The Inverse Problem in Materials Characterization through Ultrasonic Attenuation and Velocity Measurements

  • Emmanuel P. Papadakis


The inverse problem in materials characterization is most often skipped over in favor of a correlation because the inverse problem is so difficult and the correlation is only tedious, not hard. In this talk the basic difficulty in the inverse problem field will be illustrated by two examples: finding grain size in metals when ultrasonic attenuation is measured, and finding graphite shape in cast iron when ultrasonic velocity is measured.

The basic difficulty arises because the measured quantity, attenuation or velocity, is a function of several variables. Thus, any single variable among the latter cannot be written as a single-valued function of the measured quantity.

For instance, attenuation α, caused by grain scattering, is a function of frequency f, grain diameter D, grain substructure μ, grain size distribution “GSD”, and the ratio of the grain diameter to the ultrasonic wavelength D/λ. The total attenuation “ATT” is also a function of geometrical beam spreading “BS” (which depends on sample anisotropy) as well as on physical absorption mechanisms “ABS” which in turn are functions of frequency and other parameters.

We have
$$ ATT = \alpha + ABS + BS $$
The portion BS can be calculated and subtracted out immediately as long as the macroscopic sample anisotropy is known. The portion ABS may then be separable by multi-frequency measurements or by changing other environmental parameters (temperature, magnetic field) which may influence it, or by calculating it in the simplest cases like thermoelastic losses. The remainder, a, is frequently numerically the largest of the three terms. The term a is written symbolically as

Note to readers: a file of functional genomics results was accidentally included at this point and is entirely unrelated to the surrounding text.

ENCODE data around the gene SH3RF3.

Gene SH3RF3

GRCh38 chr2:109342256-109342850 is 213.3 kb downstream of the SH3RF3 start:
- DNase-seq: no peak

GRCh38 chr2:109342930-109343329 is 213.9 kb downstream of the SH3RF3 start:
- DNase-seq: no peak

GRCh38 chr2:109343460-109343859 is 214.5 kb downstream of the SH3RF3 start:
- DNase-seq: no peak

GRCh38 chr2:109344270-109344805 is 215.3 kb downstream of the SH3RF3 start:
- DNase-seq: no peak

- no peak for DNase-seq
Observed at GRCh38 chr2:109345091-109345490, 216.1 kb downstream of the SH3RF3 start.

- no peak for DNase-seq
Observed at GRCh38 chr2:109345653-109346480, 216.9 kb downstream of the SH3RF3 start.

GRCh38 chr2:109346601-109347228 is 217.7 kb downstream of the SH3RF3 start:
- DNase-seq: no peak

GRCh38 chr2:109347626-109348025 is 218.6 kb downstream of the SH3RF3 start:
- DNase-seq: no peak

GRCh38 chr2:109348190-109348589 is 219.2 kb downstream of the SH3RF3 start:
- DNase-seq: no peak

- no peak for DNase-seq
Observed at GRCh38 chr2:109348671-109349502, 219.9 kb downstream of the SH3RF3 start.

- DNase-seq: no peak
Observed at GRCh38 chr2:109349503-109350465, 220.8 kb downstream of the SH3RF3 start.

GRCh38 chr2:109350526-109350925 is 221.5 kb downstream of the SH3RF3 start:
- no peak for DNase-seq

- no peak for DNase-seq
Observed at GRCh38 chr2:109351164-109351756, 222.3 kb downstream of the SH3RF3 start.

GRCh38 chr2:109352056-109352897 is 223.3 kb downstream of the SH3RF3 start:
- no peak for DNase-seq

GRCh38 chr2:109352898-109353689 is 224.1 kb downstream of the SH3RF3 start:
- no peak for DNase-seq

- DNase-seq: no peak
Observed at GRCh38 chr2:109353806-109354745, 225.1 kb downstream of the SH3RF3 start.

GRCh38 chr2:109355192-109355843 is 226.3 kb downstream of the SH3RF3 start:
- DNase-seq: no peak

$$ \alpha = \alpha (D,{\kern 1pt} GSD,{\kern 1pt} \mu ,{\kern 1pt} D/\lambda ,{\kern 1pt} f) $$
The variables combine in such a way that there is a function F of D, GSD, and D/λ; another function n of D/λ; a coefficient A which is a function of n; and the term μ2. The result is
$$ \alpha = AF{\kern 1pt} {\mu ^{2}}{\kern 1pt} {f^{n}} $$
The multiple factors discussed above make it obvious that the simplistic hope of finding
$$ \bar{D} = \bar{D}{\kern 1pt} (\alpha ) $$
will not be fulfilled in engineering materials, and that many factors must be taken into account.

The talk will present further clarifications of these challenging research opportunities using ultrasonic attenuation and velocity.


Inverse Problem Grain Size Distribution Physical Acoustics Ultrasonic Velocity Ductile Iron 
These keywords were added by machine and not by the authors. This process is experimental and the keywords may be updated as the learning algorithm improves.


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Copyright information

© Plenum Press, New York 1984

Authors and Affiliations

  • Emmanuel P. Papadakis
    • 1
  1. 1.Manufacturing Processes LaboratoryFord Motor CompanyRedfordUSA

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